• Curt Arens

    Nebraska Farmers Don't Hope for Snow Very Often

    Husker Home Place

     by Curt Arens
     on March 12, 2013

    Beggars can’t be choosers. That’s the old adage. But when it comes to moisture, farmers are usually pretty choosy about the timing, the form and how much wind we receive with the moisture. After recent snow and ice storms have rumbled through the area, I can see now that farmers in my neck of the woods are not complaining. I was visiting on the phone with a farmer one evening a few weeks ago when a snowstorm was raging outside. I asked him how much snow he thought he had…

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  • Curt Arens

    "Dust Bowl" Viewers Deserve to Hear the Rest of the Story

    Husker Home Place

     by Curt Arens
     on January 24, 2013

    Dear Mr. Burns, I have thoroughly enjoyed your film making for years, especially your award-winning effort in “The Civil War.” As a long-time student of American history, I credit Sister Veronica, my wonderful history teacher at St. Rose School, and your film, “The Civil War,” with my passion for that particular historical period. Your recipe for films, including photos and film footage, experts of the period, eyewitness accounts and how you weave each piece…

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  • Curt Arens

    Drought Sends Beef Producers Looking For Answers

    Husker Home Place

     by Curt Arens
     on December 18, 2012

    I’m about as optimistic as anyone. But I’ve attended enough drought meetings this past year to understand that drought forces producers to make decisions that are extremely difficult. And the aftermath impact is not always known. Almost all grazing experts are telling producers to destock their herds and delay turnout this spring on pasture to save the pastures from sure destruction. Producers are encouraged to plant annuals, if there is adequate moisture, to fill in the…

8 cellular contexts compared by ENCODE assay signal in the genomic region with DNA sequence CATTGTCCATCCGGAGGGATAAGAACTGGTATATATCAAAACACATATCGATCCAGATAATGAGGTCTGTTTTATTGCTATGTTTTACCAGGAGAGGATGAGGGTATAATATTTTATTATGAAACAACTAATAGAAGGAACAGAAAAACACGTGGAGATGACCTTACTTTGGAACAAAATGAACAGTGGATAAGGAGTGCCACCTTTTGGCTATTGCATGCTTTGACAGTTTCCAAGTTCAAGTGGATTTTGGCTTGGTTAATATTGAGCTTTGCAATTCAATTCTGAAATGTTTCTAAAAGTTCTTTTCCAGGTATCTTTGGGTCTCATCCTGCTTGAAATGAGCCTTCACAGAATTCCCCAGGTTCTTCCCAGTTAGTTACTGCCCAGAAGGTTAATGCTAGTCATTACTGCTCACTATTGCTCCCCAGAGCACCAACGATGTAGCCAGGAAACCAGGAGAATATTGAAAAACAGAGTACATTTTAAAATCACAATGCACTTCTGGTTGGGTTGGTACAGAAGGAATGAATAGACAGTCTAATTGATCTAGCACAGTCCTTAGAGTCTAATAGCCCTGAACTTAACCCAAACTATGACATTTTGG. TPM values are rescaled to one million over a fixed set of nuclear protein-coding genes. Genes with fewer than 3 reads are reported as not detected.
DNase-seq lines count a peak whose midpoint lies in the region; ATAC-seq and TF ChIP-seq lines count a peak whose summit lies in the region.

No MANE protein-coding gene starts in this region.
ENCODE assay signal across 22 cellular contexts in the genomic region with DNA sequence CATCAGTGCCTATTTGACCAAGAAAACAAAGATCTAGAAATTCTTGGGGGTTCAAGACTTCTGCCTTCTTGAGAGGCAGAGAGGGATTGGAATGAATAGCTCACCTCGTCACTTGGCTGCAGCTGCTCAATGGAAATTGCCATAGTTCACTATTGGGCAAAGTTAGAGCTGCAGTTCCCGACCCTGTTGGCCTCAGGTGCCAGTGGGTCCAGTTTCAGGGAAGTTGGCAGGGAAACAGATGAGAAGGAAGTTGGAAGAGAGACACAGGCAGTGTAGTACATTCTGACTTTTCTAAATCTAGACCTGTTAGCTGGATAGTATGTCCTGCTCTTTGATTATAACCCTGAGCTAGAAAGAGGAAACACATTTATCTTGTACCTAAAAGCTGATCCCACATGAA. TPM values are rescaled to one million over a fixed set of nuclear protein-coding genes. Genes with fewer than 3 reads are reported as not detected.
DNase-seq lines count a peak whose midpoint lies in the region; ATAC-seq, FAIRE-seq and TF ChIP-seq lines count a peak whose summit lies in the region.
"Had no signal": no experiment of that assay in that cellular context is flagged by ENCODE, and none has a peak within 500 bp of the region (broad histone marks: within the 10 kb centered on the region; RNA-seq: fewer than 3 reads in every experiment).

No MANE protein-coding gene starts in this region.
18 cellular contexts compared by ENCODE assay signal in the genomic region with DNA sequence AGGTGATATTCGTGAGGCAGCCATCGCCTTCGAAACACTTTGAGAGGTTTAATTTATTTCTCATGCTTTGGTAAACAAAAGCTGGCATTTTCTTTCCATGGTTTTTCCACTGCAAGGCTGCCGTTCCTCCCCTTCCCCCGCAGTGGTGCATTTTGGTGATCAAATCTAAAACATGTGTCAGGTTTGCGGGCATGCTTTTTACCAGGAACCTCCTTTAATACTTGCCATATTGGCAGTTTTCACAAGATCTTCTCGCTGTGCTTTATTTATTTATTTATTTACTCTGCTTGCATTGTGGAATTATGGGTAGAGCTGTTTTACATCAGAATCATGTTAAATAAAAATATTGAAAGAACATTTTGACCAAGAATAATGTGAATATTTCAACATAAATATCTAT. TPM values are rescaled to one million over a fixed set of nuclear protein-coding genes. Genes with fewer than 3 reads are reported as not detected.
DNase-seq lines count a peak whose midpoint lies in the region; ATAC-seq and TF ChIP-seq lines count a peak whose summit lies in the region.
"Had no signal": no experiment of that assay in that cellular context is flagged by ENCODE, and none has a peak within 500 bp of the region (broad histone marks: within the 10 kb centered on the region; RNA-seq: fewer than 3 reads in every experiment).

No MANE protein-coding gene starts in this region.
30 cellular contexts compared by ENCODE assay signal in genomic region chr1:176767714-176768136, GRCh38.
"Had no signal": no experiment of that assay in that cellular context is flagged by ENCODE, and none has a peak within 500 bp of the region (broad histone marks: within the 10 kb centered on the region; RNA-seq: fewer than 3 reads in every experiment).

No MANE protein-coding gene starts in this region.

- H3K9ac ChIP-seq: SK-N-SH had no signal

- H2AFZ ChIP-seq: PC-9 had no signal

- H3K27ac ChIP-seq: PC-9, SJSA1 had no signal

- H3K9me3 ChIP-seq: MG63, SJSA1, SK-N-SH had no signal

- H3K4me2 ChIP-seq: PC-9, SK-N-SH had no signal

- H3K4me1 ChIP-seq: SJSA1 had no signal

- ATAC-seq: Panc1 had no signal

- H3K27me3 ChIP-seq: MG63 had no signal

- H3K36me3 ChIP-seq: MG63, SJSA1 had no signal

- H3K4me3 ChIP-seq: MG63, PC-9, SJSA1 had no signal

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  • Curt Arens

    Harvest is a Time to Reflect and Plan for Next Year

    Husker Home Place

     by Curt Arens
     on October 16, 2012

    The combines have slowed down in our part of the state, almost finished with harvest. More acres were planted this year to row crops across the country, but almost all farmers have been extremely disappointed with the outcome. Yet, in the face of adversity, autumn still came around, and Mother Nature showed her fall colors in grand display, although most of the summer has been drab brown, black and gray. One Sunday recently, I grabbed my camera and walked around the farmstead, taking photos…

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  • Curt Arens

    Ranchers Finding Hope in Recovery from Wildfires and Drought

    Husker Home Place

     by Curt Arens
     on September 20, 2012

    There were plenty of questions to be answered among 120 plus ranchers and landowners attending a wildfire recovery meeting held at Norden yesterday. The meeting was held in the dance hall at the Keya Paha County fairgrounds, one of just a few structures saved when late July wildfires raged through the community of Norden, on its way to burning around 117 square miles of grazing land in Rock, Brown, Keya Paha and Cherry counties. Not to be outdone, fires have ravaged land around the state…